Canadian HR Reporter

February 2021 CAN

Canadian HR Reporter is the national journal of human resource management. It features the latest workplace news, HR best practices, employment law commentary and tools and tips for employers to get the most out of their workforce.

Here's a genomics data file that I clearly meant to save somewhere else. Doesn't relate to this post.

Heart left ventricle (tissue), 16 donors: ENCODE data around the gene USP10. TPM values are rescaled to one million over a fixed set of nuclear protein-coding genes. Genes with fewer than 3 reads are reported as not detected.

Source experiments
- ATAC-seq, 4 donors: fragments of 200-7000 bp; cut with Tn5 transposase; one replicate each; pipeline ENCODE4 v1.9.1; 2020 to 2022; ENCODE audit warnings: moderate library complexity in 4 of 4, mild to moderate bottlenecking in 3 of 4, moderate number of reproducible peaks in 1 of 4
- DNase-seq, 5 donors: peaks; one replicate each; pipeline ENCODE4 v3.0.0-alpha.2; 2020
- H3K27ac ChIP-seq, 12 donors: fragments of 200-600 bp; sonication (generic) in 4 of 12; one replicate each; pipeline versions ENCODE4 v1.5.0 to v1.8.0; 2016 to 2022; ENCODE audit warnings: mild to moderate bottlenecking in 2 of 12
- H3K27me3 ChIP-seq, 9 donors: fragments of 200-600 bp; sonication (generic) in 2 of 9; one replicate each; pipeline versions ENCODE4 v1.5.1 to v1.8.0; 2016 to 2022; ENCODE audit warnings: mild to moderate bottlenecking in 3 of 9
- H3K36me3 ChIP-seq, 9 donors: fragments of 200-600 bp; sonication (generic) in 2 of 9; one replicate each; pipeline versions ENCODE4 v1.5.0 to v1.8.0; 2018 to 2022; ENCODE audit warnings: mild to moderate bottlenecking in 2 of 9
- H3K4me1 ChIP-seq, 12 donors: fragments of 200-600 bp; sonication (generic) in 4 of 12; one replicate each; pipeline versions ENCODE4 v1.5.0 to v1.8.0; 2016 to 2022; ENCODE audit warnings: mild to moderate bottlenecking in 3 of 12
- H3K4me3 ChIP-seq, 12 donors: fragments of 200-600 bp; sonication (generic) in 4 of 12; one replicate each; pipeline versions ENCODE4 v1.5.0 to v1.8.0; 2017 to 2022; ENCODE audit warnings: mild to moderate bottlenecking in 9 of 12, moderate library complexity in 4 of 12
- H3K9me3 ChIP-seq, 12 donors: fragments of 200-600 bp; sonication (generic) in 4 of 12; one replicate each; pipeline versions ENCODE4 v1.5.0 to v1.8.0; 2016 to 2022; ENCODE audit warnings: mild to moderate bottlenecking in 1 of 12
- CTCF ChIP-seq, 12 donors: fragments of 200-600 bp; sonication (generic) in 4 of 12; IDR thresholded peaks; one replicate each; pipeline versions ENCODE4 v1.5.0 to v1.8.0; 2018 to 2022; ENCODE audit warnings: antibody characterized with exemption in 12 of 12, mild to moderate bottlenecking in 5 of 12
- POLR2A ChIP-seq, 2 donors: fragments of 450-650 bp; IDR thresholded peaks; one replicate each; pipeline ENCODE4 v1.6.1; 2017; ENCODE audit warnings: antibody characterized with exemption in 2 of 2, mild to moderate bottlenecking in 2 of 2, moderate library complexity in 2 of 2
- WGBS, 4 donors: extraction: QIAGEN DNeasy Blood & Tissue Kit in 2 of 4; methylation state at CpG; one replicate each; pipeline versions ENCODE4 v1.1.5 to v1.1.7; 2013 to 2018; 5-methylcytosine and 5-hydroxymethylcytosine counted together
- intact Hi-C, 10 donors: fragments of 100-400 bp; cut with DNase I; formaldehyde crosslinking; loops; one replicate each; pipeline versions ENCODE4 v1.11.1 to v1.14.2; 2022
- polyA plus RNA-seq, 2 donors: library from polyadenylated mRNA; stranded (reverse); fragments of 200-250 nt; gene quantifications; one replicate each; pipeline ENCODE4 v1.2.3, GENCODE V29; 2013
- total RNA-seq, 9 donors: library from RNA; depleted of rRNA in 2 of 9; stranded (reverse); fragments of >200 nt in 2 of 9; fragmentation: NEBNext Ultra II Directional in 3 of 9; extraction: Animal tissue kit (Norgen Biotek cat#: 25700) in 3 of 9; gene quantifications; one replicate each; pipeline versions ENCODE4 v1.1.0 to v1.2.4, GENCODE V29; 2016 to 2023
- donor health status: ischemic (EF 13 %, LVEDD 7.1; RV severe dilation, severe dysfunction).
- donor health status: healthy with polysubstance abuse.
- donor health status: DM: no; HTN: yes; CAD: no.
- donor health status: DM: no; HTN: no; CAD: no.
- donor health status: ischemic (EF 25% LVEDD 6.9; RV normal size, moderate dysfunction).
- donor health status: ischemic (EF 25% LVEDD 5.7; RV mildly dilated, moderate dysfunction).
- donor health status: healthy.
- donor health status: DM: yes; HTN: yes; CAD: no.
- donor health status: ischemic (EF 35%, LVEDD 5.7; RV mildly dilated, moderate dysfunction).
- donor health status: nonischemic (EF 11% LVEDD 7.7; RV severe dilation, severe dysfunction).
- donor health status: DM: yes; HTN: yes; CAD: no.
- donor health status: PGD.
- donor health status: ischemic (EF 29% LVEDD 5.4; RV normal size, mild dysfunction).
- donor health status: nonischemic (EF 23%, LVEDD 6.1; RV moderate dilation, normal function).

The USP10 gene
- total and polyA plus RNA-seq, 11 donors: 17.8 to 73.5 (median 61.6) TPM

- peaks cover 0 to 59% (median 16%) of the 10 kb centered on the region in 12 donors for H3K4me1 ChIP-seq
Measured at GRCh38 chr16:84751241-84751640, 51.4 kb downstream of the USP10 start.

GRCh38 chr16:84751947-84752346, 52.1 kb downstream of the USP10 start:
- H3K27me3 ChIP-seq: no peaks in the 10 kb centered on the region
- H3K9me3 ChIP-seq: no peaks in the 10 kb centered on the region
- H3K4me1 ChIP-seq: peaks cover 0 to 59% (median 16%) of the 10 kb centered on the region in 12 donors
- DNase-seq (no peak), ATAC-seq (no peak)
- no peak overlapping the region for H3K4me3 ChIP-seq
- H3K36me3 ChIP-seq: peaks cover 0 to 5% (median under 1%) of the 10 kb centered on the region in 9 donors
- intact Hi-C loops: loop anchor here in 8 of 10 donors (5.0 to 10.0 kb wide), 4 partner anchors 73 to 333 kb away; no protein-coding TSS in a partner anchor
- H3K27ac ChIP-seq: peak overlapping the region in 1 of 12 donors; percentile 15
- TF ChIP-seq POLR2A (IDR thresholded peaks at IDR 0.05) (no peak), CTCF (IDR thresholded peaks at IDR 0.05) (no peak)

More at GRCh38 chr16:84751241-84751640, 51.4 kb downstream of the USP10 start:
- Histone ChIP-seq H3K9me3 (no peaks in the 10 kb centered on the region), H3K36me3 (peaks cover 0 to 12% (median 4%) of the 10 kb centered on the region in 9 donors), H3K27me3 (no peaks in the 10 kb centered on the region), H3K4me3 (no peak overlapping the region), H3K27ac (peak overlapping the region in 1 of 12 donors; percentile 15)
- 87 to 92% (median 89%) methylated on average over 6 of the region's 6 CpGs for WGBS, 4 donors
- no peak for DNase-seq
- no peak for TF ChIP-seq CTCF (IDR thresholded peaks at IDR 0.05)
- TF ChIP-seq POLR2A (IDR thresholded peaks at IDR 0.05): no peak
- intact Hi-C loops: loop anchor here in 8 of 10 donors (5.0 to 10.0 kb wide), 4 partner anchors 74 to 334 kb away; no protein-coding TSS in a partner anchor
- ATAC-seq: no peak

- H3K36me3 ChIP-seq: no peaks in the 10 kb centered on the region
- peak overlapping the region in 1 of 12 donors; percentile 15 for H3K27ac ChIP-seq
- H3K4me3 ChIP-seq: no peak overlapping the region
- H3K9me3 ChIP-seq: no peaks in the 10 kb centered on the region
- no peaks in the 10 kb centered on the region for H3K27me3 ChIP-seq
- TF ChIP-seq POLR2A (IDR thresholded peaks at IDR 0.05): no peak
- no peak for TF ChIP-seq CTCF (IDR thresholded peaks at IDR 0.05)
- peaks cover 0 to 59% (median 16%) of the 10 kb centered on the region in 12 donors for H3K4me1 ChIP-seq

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BEFORE the arrival of COVID-19 in Canada, Thinkific employees could work from home one or two days a week. Looking to the post-pandemic future, that equation will likely be inverted, says Amanda Nagy, senior manager of people operations at Thinkific in Burnaby, B.C. "We're not going to be office based anymore." With the pandemic now a year old in Canada, the online learning company has firmly established itself as a distributed-first team. While Thinkific still has private offices available, along with meeting rooms that meet all the requirements for social distancing and safety, Nagy says, "The way that we're fundamentally going to be treating our office space going into the future is looking at it more as a space to congregate and not necessarily a space with our open concept where people have to go into work. "Our office space will primarily be used for opportunities for events or to congregate or maybe have in-person meetings, for collaborative purposes, but not necessarily for the purposes of working at a desk for six to eight hours a day," she says. Surveys point to many more employers embracing a hybrid approach once things return to normal, with employees splitting their work WWW.HRREPORTER.COM ISSUE 34.01.2021 THE NATIONAL JOURNAL OF HUMAN RESOURCE MANAGEMENT Hybrid model set to transform offices Women 'fallling out' of labour force Years of advancement came to a crashing halt with the COVID-19 outbreak — but there's hope on the horizon /12 ALSO IN THIS ISSUE… Embracing micro-credentials They're designed to supplement employee knowledge in 'snippets' but are employers taking them seriously?/14 Q&A on mental health care An innovative new treatment option allows employees to recover from addiction or mental health disorders without having to leave their jobs — or even their homes /38 Employee or contractor? A B.C. company intended for a new recruit to be an independent contractor until it formed a new company, but the nature of the relationship meant the recruit was an employee from the start /41 > pg. 2 With many employees looking for greater flexibility once the pandemic subsides, employers such as IBM Canada and Thinkific have much to consider when it comes to the office in the new normal, including shared spaces, human behaviour and corporate culture, says Sarah Dobson Non-discretionary bonuses A Supreme Court decision doesn't really deliver good news to employers /8 LEGAL GUIDE 2021 Employment lawyers talk about the latest legal developments in the HR space — and what's expected for the year to come /18

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